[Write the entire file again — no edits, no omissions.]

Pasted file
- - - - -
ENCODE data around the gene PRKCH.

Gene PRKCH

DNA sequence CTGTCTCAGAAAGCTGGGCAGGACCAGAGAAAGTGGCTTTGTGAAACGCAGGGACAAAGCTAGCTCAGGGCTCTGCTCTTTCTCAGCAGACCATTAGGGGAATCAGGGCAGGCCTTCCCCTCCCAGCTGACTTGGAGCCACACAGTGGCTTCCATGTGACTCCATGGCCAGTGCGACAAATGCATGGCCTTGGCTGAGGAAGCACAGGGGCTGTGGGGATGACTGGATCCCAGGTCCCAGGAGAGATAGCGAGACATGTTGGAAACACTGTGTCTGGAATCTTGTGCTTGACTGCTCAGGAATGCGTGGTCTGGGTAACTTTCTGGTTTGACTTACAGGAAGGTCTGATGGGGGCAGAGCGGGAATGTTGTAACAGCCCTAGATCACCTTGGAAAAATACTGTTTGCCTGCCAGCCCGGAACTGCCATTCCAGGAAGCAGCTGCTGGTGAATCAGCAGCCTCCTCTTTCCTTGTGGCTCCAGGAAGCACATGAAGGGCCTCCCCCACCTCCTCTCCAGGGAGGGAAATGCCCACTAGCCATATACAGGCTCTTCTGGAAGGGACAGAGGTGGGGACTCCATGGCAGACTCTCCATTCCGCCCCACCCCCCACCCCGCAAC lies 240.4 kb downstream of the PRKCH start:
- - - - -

ENCODE data around the gene PRKCH.

Gene PRKCH

DNA sequence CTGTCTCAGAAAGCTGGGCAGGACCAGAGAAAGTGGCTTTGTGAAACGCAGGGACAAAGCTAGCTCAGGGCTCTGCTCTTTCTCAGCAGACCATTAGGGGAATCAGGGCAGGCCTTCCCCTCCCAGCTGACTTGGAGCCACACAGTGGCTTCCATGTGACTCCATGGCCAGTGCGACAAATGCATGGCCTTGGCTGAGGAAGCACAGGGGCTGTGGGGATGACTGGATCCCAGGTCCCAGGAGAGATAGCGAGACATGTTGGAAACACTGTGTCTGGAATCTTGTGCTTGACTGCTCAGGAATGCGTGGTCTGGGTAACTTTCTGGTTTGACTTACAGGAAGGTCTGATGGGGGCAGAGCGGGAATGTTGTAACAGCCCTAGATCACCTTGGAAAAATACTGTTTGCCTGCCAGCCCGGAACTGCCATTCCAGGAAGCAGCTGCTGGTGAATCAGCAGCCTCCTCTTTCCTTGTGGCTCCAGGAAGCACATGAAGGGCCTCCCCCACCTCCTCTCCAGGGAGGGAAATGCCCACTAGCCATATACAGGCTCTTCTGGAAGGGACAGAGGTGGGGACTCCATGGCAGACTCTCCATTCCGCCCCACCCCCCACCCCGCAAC lies 240.4 kb downstream of the PRKCH start: